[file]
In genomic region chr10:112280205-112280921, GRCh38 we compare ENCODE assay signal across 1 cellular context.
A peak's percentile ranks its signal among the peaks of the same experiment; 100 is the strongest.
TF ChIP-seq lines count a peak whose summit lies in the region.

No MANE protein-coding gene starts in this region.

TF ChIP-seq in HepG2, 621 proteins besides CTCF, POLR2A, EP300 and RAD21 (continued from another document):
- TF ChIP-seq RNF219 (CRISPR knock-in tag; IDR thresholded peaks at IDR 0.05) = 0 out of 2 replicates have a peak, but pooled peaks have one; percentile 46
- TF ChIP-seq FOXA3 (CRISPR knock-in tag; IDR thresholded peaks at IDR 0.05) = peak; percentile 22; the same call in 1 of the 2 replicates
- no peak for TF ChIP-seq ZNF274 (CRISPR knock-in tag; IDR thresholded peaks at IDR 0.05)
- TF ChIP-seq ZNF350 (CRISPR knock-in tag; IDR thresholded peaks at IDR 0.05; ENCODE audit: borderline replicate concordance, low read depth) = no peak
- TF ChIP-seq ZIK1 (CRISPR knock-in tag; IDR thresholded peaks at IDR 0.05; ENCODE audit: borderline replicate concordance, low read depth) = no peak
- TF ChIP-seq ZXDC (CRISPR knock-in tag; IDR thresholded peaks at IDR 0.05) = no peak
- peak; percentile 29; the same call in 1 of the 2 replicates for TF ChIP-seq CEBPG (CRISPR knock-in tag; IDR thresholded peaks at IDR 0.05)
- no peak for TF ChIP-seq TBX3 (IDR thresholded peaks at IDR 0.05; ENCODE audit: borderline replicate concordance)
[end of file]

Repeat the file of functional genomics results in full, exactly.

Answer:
In genomic region chr10:112280205-112280921, GRCh38 we compare ENCODE assay signal across 1 cellular context.
A peak's percentile ranks its signal among the peaks of the same experiment; 100 is the strongest.
TF ChIP-seq lines count a peak whose summit lies in the region.

No MANE protein-coding gene starts in this region.

TF ChIP-seq in HepG2, 621 proteins besides CTCF, POLR2A, EP300 and RAD21 (continued from another document):
- TF ChIP-seq RNF219 (CRISPR knock-in tag; IDR thresholded peaks at IDR 0.05) = 0 out of 2 replicates have a peak, but pooled peaks have one; percentile 46
- TF ChIP-seq FOXA3 (CRISPR knock-in tag; IDR thresholded peaks at IDR 0.05) = peak; percentile 22; the same call in 1 of the 2 replicates
- no peak for TF ChIP-seq ZNF274 (CRISPR knock-in tag; IDR thresholded peaks at IDR 0.05)
- TF ChIP-seq ZNF350 (CRISPR knock-in tag; IDR thresholded peaks at IDR 0.05; ENCODE audit: borderline replicate concordance, low read depth) = no peak
- TF ChIP-seq ZIK1 (CRISPR knock-in tag; IDR thresholded peaks at IDR 0.05; ENCODE audit: borderline replicate concordance, low read depth) = no peak
- TF ChIP-seq ZXDC (CRISPR knock-in tag; IDR thresholded peaks at IDR 0.05) = no peak
- peak; percentile 29; the same call in 1 of the 2 replicates for TF ChIP-seq CEBPG (CRISPR knock-in tag; IDR thresholded peaks at IDR 0.05)
- no peak for TF ChIP-seq TBX3 (IDR thresholded peaks at IDR 0.05; ENCODE audit: borderline replicate concordance)